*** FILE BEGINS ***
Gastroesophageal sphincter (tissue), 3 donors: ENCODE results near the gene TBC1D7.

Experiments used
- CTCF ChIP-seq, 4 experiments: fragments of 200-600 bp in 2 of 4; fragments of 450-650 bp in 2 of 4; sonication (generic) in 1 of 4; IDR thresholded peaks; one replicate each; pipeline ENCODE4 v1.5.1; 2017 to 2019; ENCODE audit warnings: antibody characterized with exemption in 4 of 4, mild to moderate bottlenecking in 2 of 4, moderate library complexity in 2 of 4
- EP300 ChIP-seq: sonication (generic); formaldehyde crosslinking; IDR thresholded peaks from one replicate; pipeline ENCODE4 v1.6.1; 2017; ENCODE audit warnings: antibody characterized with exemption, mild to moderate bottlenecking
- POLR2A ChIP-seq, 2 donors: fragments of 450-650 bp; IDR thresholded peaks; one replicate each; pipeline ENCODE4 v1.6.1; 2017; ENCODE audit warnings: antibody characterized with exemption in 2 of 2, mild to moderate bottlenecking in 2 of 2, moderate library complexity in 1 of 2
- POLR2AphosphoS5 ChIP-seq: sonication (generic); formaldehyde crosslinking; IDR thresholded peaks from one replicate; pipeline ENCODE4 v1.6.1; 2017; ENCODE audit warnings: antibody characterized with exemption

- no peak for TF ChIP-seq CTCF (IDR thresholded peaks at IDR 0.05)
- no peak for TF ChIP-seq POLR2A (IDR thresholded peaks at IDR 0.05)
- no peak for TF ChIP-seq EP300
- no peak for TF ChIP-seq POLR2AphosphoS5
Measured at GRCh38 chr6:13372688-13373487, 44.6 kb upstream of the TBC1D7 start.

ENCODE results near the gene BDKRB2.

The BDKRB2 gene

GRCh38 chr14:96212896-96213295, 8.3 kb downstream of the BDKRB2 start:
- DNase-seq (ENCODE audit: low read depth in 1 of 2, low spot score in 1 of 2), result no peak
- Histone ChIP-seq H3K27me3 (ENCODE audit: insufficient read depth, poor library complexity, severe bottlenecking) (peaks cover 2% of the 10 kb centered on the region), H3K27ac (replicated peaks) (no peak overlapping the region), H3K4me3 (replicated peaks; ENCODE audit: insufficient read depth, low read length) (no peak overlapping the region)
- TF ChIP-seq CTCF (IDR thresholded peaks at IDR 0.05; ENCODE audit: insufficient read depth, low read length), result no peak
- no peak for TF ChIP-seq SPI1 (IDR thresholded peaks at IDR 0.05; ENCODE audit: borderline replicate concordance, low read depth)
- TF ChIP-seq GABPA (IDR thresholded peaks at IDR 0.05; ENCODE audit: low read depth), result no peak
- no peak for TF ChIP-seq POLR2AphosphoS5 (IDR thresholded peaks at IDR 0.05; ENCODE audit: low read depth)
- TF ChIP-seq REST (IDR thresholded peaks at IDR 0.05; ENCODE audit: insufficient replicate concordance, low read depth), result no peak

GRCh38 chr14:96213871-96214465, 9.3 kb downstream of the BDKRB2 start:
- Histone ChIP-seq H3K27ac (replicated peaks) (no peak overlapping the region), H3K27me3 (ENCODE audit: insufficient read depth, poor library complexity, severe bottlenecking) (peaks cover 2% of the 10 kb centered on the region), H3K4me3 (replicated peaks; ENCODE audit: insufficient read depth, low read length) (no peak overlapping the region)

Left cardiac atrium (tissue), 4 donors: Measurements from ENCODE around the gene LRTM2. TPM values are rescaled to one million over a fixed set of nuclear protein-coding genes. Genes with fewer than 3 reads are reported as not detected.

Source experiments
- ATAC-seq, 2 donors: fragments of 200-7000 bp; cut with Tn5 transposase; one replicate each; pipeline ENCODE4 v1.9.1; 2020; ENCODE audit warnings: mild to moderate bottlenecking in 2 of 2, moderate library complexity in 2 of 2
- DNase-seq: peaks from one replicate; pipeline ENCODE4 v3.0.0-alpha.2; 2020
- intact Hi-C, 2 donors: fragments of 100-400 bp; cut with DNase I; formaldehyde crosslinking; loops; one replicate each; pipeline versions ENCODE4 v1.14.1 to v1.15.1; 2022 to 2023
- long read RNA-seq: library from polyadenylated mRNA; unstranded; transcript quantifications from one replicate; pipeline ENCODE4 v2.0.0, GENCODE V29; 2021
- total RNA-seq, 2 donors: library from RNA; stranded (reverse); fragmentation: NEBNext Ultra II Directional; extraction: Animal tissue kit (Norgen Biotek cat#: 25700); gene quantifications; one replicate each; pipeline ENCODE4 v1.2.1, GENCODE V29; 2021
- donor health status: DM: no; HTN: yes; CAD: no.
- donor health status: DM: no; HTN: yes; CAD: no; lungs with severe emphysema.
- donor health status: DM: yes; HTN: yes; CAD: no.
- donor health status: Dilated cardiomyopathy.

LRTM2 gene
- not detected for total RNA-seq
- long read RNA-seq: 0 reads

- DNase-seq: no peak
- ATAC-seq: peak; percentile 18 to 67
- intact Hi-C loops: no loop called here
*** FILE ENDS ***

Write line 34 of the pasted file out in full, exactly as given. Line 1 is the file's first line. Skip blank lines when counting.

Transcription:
- donor health status: Dilated cardiomyopathy.